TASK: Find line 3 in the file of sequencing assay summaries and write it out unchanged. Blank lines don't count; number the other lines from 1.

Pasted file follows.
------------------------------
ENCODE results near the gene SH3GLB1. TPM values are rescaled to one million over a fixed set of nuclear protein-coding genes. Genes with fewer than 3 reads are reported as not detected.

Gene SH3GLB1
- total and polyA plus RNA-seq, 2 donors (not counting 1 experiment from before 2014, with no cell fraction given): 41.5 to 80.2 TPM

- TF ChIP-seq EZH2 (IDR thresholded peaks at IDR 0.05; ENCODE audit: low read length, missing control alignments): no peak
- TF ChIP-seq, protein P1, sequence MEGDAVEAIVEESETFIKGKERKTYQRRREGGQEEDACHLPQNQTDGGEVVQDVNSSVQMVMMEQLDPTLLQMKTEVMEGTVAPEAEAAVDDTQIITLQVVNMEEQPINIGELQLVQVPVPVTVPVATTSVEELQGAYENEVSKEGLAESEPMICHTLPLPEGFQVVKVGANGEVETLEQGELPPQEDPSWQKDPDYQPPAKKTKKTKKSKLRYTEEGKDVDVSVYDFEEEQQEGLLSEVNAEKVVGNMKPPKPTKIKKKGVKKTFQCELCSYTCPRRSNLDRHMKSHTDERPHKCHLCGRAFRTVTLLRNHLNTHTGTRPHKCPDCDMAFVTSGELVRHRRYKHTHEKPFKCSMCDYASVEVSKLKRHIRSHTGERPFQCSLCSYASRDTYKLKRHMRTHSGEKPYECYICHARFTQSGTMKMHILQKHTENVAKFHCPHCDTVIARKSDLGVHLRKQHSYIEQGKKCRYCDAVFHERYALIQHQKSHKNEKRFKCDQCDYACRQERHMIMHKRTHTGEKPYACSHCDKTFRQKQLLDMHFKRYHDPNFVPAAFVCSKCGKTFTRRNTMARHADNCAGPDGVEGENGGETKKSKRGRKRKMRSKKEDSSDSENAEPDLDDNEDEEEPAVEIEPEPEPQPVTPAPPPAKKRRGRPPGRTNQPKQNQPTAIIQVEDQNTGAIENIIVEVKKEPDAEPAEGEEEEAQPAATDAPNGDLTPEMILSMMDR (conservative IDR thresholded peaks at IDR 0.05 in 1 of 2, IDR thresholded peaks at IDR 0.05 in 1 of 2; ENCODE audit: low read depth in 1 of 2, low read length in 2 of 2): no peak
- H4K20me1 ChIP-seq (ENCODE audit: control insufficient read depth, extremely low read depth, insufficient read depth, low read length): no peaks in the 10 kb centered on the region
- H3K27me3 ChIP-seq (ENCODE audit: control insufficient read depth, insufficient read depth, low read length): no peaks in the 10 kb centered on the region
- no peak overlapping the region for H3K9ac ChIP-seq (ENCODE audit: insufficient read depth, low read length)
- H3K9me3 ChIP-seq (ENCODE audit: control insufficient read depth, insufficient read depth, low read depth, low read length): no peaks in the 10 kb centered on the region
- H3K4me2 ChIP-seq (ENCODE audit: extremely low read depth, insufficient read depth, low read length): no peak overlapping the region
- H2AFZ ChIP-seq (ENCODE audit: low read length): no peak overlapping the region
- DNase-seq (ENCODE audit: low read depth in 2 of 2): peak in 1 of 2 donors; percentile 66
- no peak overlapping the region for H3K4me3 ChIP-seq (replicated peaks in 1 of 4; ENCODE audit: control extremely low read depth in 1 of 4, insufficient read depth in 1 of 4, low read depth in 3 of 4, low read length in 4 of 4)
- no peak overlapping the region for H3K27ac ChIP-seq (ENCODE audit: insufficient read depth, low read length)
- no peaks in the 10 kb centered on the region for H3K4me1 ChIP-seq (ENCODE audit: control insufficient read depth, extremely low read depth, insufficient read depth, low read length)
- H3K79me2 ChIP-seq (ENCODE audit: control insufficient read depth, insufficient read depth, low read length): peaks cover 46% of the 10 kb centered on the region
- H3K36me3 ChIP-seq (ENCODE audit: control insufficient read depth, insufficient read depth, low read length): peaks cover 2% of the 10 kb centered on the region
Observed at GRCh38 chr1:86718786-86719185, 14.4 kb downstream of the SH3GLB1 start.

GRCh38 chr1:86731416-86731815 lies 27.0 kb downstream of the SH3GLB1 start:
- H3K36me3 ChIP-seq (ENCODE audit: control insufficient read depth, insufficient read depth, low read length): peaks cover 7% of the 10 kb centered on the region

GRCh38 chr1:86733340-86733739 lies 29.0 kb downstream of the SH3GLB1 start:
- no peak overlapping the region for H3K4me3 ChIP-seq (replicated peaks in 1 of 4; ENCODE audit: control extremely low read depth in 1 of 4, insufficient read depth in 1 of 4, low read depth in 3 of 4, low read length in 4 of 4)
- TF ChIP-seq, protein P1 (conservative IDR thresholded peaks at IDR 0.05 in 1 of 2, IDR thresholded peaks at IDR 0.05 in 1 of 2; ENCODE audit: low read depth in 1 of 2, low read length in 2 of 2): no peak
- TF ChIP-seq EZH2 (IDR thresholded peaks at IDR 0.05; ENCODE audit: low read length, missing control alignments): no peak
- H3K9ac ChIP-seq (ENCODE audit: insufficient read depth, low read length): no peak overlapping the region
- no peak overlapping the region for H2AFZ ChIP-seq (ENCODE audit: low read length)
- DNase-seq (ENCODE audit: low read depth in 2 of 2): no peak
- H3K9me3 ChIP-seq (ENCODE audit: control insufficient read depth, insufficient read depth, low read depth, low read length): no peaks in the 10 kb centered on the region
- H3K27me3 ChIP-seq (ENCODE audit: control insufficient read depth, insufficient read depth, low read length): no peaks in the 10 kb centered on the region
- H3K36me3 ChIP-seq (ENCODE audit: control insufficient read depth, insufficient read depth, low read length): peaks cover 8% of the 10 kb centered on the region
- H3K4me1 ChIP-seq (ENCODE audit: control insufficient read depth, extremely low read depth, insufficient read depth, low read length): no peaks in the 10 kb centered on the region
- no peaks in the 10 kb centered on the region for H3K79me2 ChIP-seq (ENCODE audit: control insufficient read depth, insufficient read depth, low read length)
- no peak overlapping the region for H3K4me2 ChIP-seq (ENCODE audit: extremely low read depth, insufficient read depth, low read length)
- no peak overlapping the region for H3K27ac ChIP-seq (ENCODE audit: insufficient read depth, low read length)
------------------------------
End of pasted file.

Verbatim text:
- total and polyA plus RNA-seq, 2 donors (not counting 1 experiment from before 2014, with no cell fraction given): 41.5 to 80.2 TPM